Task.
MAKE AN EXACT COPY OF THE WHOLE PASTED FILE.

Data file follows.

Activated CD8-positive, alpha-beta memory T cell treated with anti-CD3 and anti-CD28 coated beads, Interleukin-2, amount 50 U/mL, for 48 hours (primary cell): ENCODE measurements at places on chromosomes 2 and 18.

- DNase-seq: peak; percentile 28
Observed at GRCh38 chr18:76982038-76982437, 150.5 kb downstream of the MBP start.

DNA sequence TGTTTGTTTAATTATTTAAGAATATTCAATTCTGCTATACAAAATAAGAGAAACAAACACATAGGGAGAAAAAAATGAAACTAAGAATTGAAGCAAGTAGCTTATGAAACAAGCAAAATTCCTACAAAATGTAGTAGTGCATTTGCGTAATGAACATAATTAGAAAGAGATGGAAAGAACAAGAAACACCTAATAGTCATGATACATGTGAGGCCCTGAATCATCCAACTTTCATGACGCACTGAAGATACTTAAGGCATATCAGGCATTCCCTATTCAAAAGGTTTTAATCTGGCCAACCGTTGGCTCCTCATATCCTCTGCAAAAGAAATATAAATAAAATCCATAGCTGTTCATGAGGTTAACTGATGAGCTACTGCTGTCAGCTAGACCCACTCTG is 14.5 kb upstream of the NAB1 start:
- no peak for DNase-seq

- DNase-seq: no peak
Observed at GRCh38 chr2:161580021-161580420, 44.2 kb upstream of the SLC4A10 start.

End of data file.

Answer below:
Activated CD8-positive, alpha-beta memory T cell treated with anti-CD3 and anti-CD28 coated beads, Interleukin-2, amount 50 U/mL, for 48 hours (primary cell): ENCODE measurements at places on chromosomes 2 and 18.

- DNase-seq: peak; percentile 28
Observed at GRCh38 chr18:76982038-76982437, 150.5 kb downstream of the MBP start.

DNA sequence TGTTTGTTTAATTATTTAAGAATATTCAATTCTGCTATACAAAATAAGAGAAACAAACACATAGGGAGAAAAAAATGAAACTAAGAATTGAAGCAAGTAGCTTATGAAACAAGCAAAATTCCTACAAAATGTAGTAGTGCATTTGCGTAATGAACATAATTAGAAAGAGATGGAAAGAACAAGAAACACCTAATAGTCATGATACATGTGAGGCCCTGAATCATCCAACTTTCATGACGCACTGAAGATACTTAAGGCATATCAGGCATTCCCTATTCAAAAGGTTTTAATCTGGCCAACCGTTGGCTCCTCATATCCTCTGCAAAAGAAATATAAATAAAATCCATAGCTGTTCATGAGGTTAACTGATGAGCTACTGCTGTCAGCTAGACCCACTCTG is 14.5 kb upstream of the NAB1 start:
- no peak for DNase-seq

- DNase-seq: no peak
Observed at GRCh38 chr2:161580021-161580420, 44.2 kb upstream of the SLC4A10 start.